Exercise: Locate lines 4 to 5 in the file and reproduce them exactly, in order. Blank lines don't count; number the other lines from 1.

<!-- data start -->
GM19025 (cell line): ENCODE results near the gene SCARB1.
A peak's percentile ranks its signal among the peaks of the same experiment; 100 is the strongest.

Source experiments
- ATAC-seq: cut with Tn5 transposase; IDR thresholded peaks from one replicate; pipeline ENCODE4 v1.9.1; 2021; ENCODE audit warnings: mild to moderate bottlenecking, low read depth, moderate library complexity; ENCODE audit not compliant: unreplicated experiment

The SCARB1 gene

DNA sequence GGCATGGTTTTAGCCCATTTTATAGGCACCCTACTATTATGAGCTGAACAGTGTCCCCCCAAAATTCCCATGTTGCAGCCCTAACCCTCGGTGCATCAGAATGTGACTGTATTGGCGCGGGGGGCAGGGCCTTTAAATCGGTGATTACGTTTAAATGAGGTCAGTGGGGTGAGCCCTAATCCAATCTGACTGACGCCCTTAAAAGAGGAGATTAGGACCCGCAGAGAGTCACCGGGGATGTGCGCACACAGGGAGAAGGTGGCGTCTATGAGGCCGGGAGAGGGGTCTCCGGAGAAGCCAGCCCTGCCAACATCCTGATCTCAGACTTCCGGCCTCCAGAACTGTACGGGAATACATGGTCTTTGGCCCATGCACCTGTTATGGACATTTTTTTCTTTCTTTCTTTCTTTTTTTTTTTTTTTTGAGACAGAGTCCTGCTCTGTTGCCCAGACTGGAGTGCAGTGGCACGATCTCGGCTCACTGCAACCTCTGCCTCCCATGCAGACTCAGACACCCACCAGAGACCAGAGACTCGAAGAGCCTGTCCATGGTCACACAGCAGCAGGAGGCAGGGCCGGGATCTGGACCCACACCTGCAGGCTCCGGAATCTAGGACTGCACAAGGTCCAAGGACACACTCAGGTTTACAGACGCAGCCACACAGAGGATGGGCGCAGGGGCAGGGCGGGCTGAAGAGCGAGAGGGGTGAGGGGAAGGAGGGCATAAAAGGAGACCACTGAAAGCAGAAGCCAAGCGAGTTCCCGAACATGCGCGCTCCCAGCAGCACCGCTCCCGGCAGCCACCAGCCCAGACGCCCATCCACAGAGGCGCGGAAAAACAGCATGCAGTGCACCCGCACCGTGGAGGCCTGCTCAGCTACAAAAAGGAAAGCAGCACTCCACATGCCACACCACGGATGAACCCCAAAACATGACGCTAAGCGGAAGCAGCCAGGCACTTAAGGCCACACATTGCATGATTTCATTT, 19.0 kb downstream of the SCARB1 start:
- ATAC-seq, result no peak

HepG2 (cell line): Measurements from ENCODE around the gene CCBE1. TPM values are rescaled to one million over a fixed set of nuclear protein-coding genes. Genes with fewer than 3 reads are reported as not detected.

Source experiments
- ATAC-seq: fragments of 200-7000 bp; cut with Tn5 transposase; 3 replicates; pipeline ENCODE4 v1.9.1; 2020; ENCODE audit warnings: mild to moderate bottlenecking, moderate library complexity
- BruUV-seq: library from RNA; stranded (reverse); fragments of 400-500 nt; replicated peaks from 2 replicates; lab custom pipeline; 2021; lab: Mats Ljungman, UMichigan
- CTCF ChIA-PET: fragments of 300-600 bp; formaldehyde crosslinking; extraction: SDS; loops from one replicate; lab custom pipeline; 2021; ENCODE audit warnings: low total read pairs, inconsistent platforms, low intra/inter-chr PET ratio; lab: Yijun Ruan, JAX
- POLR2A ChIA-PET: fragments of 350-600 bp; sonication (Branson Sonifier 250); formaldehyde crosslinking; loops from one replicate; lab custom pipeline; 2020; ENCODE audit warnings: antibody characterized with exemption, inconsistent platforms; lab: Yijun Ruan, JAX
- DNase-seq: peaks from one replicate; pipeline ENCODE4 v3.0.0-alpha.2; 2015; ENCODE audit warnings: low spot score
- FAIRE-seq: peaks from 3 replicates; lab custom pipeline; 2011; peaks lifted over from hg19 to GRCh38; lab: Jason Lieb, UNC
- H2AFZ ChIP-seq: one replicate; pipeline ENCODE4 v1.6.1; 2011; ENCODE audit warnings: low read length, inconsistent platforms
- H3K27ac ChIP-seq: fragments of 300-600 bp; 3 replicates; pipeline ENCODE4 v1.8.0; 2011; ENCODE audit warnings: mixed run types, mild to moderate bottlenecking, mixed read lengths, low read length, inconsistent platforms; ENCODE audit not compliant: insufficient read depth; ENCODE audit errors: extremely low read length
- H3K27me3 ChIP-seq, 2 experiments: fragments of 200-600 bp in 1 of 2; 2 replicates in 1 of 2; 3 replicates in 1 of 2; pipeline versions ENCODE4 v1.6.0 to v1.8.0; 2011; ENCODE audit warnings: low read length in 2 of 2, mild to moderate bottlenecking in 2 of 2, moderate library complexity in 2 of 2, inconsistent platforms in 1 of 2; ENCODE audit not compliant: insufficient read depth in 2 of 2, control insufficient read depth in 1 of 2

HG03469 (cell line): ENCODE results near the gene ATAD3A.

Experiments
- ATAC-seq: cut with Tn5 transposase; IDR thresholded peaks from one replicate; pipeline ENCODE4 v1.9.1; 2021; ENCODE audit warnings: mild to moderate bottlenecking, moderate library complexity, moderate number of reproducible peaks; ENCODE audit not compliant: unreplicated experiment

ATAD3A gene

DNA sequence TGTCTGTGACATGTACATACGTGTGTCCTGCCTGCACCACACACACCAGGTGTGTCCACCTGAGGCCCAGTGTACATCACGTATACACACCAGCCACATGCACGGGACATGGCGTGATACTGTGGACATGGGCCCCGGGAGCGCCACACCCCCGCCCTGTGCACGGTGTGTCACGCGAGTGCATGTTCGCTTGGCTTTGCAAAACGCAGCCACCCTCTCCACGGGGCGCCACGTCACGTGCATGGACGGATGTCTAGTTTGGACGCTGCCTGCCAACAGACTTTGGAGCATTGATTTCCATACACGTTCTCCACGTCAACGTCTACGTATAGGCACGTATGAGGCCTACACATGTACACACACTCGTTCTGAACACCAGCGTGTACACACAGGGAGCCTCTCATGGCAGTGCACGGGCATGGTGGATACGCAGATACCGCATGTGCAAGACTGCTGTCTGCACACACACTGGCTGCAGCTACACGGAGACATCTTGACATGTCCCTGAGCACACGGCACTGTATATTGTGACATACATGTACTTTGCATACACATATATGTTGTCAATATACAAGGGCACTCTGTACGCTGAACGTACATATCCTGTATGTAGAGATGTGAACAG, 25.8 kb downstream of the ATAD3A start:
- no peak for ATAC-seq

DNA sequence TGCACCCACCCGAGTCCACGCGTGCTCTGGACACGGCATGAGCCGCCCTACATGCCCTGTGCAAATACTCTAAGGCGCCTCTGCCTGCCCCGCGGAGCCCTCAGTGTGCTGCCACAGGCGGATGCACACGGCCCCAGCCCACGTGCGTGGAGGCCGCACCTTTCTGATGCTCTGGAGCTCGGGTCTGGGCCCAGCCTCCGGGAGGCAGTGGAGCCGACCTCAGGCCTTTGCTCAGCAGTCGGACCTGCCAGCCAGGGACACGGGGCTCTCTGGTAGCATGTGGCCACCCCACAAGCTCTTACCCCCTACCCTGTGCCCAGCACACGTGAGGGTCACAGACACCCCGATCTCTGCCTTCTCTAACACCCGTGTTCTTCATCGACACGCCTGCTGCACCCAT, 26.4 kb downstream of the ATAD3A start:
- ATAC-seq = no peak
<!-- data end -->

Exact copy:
- ATAC-seq: cut with Tn5 transposase; IDR thresholded peaks from one replicate; pipeline ENCODE4 v1.9.1; 2021; ENCODE audit warnings: mild to moderate bottlenecking, low read depth, moderate library complexity; ENCODE audit not compliant: unreplicated experiment

The SCARB1 gene